Table 3: Reliability Coefficients for Test-Retest Method

Constructs (Factors and Dimensions) Items Coefficient
Achievement Drive Factor (Composite) 27 .81
Primary Achieving Dimensions (Facets)
    Intensity 8 .76
   Assertiveness 11 .81
    Risk Tolerance 8 .72
Secondary Achieving Dimensions
    Adaptability 8 .73
    Decision-making 8 .67
Relational Drive Factor (Composite) 29 .78
Primary Relating Dimensions (Facets)
    Affiliation 10 .66
    Consideration 10 .70
    Openness 9 .76
Secondary Relating Dimensions
    Status Motivation 14 .75
    Self-protection 9 .74
n = 251

Average elapsed days = 134.18 days

Table 4: Reliability Coefficients for Test-Retest Method by Period (Elapsed Days between LDP administrations)

Constructs (Factors and Dimensions) Items ≤ 90 days ≤ 180 days ≤ 270 days ≤ 360 days
Achievement Drive Factor (Composite) 27 .84 .82 .81 .83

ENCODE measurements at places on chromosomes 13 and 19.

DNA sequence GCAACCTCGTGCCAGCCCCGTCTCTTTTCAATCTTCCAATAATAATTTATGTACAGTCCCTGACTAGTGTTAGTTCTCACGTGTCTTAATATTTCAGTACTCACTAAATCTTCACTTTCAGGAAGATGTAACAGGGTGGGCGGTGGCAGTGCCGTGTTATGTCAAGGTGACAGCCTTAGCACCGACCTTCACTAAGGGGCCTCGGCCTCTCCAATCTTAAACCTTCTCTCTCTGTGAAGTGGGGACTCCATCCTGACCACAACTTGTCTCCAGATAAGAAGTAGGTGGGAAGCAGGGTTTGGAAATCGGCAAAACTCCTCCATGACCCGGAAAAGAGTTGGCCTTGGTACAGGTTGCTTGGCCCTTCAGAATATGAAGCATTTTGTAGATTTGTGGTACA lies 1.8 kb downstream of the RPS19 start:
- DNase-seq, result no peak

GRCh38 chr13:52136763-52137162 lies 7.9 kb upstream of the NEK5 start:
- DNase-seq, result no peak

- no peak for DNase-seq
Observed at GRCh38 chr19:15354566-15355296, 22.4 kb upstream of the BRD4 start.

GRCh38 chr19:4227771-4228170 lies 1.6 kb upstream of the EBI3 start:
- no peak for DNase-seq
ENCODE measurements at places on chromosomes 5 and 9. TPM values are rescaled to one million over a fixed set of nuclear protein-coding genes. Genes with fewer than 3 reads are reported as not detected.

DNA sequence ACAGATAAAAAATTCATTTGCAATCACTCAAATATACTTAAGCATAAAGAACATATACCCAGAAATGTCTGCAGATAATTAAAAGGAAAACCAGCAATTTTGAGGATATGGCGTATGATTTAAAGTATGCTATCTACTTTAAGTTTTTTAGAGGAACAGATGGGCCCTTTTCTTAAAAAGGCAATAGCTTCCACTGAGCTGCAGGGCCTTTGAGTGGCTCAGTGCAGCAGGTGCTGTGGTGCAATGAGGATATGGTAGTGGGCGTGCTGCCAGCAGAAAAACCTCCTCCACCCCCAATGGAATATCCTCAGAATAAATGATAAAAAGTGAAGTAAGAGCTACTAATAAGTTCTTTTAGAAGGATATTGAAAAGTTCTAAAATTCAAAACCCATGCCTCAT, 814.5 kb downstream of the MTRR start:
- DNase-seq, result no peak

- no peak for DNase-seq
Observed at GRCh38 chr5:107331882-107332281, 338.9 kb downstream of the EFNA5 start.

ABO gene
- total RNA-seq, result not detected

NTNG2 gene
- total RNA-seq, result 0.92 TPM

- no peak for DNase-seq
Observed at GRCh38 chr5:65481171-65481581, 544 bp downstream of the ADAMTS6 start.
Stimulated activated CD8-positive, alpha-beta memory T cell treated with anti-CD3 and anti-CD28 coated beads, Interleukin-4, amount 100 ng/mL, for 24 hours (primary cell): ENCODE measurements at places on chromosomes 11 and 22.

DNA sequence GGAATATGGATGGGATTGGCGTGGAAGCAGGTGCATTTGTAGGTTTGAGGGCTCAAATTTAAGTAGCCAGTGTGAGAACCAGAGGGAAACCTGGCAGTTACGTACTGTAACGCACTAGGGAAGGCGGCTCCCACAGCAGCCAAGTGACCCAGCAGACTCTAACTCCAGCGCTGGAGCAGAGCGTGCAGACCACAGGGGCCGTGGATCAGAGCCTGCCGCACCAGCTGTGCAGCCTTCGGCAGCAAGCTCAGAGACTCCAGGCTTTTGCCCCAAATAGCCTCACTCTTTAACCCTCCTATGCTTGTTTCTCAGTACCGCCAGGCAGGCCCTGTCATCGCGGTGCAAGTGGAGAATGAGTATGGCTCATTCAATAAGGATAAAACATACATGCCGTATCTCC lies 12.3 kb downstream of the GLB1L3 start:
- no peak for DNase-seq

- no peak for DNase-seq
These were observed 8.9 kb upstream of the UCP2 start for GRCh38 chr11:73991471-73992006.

Primary Achieving Dimensions (Facets)
    Intensity 8 .79 .75 .73 .75
    Assertiveness 11 .83 .83 .81 .84
    Risk Tolerance 8 .77 .75 .74 .74
Secondary Achieving Dimensions
    Adaptability 8 .78 .72 .72 .73
    Decision-making 8 .69 .72 .71 .70
Relational Drive Factor (Composite) 29 .81 .80 .80 .79
Primary Relating Dimensions (Facets)
    Affiliation 10 .72 .69 .69 .67
    Consideration 10 .70 .72 .71 .71
    Openness 9 .77 .76 .77 .77
Secondary Relating Dimensions
    Status Motivation 14 .80 .77 .77 .76
    Self-protection 9 .74 .73 .73 .73
Average Elapsed Days 18.34 31.98 39.31 57.48
Sample Size (n) 173 197 205 219
n = 251

Test-Retest coefficients for the LDP’s primary (composite) factors ranged from .79 to .84, while the primary dimensions ranged from .67 to .84. For the secondary dimensions, this coefficient ranged from .69 to .80.

Geographic Reliability Comparison

The Cronbach’s Alpha Method was repeated to compare reliability coefficients among the three major geographic regions within which the LDP is distributed. These regions are: ASIA-PAC, including Australia, Hong Kong, Indonesia, Malaysia, New Zealand, Singapore; EU, including Ireland and the United Kingdom; and, the United States.